Relatedly, we can't really compare our house prices with those in other countries because the simplest consistent comparison, price per square foot or square metre, is not available to us. This matters to people who make housing policy, but it also matters to people thinking of moving house between different countries.
There is a solution in sight, however. The law requires an Energy Performance Certificate to be produced for every house that is sold or rented out. An EPC is drawn up by an expert after looking over the house, and captures key information about the energy efficiency of the house. But it also captures other information, notably the type of house, its size in square metres, and its exact address. There are now about 7 million domestic EPCs, all held on a single register and as of today searchable by address. I just looked up the EPC for a house down the road from me, which is the same kind of Victorian mid-terrace as I share with friends. It pretty much confirms what I thought, which is that our house retains heat about as well as a sieve.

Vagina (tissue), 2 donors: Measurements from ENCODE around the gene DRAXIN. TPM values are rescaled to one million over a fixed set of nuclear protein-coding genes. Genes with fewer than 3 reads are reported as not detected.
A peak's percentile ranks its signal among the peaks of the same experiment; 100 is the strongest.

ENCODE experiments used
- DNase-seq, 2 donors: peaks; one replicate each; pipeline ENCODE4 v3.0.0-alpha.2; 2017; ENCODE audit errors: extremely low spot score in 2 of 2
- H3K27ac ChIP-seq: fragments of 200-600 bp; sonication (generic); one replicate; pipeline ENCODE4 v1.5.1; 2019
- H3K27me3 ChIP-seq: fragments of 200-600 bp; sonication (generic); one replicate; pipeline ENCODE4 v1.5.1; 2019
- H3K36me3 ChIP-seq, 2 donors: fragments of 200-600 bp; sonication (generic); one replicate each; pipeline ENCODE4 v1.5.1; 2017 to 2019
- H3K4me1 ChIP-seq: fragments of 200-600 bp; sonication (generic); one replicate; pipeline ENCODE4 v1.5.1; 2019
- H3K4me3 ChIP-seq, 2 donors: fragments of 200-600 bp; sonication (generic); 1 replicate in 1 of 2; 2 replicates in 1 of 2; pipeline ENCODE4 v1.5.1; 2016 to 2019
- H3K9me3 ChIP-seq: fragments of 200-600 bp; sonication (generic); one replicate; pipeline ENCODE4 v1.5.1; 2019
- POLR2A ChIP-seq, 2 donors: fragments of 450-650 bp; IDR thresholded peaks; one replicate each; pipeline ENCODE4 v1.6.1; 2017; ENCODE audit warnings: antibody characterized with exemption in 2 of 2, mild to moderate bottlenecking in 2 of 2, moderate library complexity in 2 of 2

To get back to my point though, what this means is that we've got a huge and growing database of home sizes. And because the Land Registry has recently started releasing its data on house prices, again with the exact address provided, it should be possible to link the two datasets together to calculate the average price per square metre in different parts of the country, for new as well as old houses. More sophisticated analysis could also reveal the extent people are willing to pay for for more energy efficient homes.
I don't know whether anyone in government is working on this. As far as I can see they're not, and that wouldn't surprise me as the key department (Communities and Local Government) is these days shedding statisticians and generally doing less analytical work.
But it should be possible for academics and laypeople to analyse the data in this way. The problem is that the government has decided that EPC data should only be available in bulk to certain organisations and only if they are prepared to stump up the money for it. The costs range from 1p to 10p per record depending on how much detail you want, but in any case this quickly mounts up if you want any kind of comprehensive database at local or regional level.
The government says these prices are to cover the costs of disseminating the data. Maybe that's fair enough and maybe it isn't, but it does mean that the kind of useful analysis I've described above can't be performed by anyone outside central government. So if the CLG are determined to ration access to the EPC data by price I think it should really be doing its own analysis and making the most of this data on our behalf.